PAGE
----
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Eating disorders, which include bulimia nervosa, anorexia nervosa, and binge eating disorder, are common disorders that can lead to serious health issues without treatment.

Binge eating disorder and bulimia nervosa tend to occur more often than anorexia nervosa. Bulimia nervosa and anorexia nervosa disorders have a median onset age of 18 years old, while binge eating disorder has a median onset age of 21 years old.

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Prevalence Of Eating Disorders By Age

These statistics show how eating disorders affect different age groups in the U.S:

  • Binge eating disorder among adults aged 18 and over has an overall prevalence of 2.1 percent and a lifetime prevalence of 2.8 percent.
  • The highest rate of binge eating is 1.5 percent for ages 45 through 59 followed by 1.4 percent for ages 18 through 29. Ages 30 through 44 have a rate of 1.1 percent, while ages 60 and up have a rate of 0.8 percent.
  • Among adults with binge eating disorder, 62.6 percent have some degree of impairment, while 18.5 percent experienced severe impairment.
  • Bulimia nervosa has an overall prevalence of 0.3 percent and a lifetime prevalence of 1.0 percent among adults aged 18 and up.
  • The highest rate of bulimia nervosa is 0.4 percent for ages 30 through 44 and ages 45 through 59. Ages 18 through 29 have a rate of 0.3 percent, while ages 60 and up have a rate of 0.1 percent.
  • Among adults with bulimia nervosa, 78 percent had some degree of impairment, while 43.9 percent had severe impairment.
  • Anorexia nervosa has a lifetime prevalence of 0.6 percent among adults ages 18 and up.
  • Among adolescents between 13 and 18 years old, eating disorders have a prevalence of 2.7 percent. The rate for ages 13 through 14 is 2.4 percent, while the rate for ages 15 through 16 is 2.8 percent.
  • The rate of eating disorders for ages 17 through 18 is 3.0 percent.

Eating Disorders In Men And Women

Eating disorders tend to occur more often in women compared to men:

  • Binge eating disorder occurs twice as often in women compared to men. The rate among women ages 18 and up in the U.S. is 1.6 percent compared to a rate of 0.8 percent in men.
  • Bulimia nervosa occurs roughly five times more often in women than men. The rate among women ages 18 and up in the U.S. is 0.5 percent compared to 0.1 percent in men.
  • Anorexia nervosa occurs roughly three times more often in women than men. The rate among women ages 18 and up in the U.S. is 0.9 percent compared to 0.3 percent in men.
  • Among adolescents between the ages of 13 and 18, eating disorders occurred more often in girls. The rate for girls is 3.8 percent compared to a rate of 1.5 percent in boys.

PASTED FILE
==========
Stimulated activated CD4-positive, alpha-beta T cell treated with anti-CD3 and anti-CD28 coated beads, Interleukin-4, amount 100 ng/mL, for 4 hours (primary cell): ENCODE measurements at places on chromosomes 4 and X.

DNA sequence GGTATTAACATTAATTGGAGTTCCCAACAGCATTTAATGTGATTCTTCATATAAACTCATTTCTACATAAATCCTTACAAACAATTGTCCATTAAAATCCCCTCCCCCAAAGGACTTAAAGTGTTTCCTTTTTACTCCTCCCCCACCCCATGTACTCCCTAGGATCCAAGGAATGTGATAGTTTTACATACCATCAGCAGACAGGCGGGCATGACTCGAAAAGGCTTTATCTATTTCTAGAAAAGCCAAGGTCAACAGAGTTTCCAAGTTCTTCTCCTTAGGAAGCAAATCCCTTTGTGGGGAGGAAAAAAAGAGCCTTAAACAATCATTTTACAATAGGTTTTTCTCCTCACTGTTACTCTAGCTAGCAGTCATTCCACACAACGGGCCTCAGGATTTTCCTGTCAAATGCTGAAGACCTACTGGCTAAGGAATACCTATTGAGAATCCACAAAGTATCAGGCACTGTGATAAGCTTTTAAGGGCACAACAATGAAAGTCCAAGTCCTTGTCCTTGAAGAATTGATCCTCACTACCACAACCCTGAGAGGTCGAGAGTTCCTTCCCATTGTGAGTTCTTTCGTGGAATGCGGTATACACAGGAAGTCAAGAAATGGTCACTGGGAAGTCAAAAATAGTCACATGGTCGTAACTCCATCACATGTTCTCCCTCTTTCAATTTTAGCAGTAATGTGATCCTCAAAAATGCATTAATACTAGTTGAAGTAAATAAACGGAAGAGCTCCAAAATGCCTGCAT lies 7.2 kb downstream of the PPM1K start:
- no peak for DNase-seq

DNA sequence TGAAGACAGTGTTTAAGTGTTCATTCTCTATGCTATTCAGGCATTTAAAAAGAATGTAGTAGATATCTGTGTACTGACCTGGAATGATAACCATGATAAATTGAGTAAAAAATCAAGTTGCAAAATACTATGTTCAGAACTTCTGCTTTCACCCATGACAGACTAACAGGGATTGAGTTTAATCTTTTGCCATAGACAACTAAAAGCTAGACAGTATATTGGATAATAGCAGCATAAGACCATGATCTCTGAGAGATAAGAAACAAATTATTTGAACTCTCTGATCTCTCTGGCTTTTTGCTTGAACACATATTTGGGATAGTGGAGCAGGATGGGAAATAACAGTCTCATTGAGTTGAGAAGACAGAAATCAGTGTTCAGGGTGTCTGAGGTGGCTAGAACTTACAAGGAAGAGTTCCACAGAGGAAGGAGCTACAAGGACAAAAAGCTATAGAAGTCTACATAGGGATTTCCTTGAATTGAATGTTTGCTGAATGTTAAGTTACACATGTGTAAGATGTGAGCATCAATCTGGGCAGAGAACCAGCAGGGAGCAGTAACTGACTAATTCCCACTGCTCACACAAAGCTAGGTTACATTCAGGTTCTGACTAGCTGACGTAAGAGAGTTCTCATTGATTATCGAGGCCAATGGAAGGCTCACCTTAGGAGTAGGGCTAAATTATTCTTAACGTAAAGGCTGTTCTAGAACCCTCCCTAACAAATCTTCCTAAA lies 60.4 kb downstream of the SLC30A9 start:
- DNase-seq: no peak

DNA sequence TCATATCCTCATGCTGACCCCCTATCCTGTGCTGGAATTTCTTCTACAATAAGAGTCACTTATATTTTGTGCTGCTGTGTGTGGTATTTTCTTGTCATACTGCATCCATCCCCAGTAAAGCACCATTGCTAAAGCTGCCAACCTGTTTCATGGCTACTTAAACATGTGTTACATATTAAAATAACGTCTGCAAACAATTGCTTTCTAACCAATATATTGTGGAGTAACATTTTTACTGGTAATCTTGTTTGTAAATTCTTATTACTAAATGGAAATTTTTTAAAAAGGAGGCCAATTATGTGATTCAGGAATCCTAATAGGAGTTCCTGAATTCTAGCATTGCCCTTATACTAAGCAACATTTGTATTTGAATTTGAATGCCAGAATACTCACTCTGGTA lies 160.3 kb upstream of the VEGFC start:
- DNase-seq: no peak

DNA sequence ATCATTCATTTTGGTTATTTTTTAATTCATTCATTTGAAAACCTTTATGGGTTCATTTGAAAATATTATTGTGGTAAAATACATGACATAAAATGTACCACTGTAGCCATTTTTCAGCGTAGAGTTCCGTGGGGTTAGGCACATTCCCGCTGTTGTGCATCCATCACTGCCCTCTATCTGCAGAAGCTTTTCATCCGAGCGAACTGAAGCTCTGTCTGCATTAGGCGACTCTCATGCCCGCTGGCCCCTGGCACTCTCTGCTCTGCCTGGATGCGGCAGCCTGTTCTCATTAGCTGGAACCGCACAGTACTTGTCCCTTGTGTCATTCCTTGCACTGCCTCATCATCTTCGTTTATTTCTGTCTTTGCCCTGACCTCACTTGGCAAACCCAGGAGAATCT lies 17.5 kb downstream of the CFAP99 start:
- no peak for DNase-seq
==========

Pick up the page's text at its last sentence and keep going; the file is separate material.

Eating Disorders And The Rate Of Co-occurring Conditions

Eating disorders commonly co-occur with other types of mental health disorders:

  • Roughly 56.2 percent of adults in the U.S. with anorexia nervosa, 94.5 percent with bulimia nervosa, and 78.9 percent with binge eating disorder also met criteria for one or more core DSM mental health disorders.
  • All three types of eating disorders co-occurred most often with any type of anxiety disorder. For those with anorexia nervosa, the rate was 47.9 percent. For bulimia nervosa, the rate was 80.6 percent. For binge eating disorder, the rate was 65.1 percent.
  • For any type of mood disorder, the rate of co-occurrence was 42.1 percent for anorexia nervosa, 70.7 percent for bulimia nervosa, and 46.4 percent with binge eating disorder.
  • For impulse control disorder, the rate of co-occurrence was 30.8 percent for anorexia nervosa, 63.8 percent for bulimia nervosa, and 43.3 percent for binge eating disorder.
  • For substance use disorder, the rate of co-occurrence was 27 percent for anorexia nervosa, 36.8 percent for bulimia nervosa, and 23.3 percent for binge eating disorder.

Eating Disorders: Treatment Statistics

Treatment for eating disorders can involve medication, therapy, or a combination of both, along with lifestyle changes. Take a look at some treatment statistics:

  • Among adults in the U.S., roughly a third of those with anorexia nervosa sought treatment, while around 43 percent with bulimia nervosa or binge eating disorder sought treatment.
  • Roughly 47 percent of women with bulimia nervosa and 50.8 percent of women with binge eating disorder sought treatment.
  • Around 29 percent of men with bulimia nervosa or binge eating disorder sought treatment.
  • Roughly 29.8 percent of women with anorexia nervosa sought treatment compared to 50.2 percent of men.
  • Between 50 and 63.2 percent of those with eating disorders also received treatment for emotional problems at some point during their lives.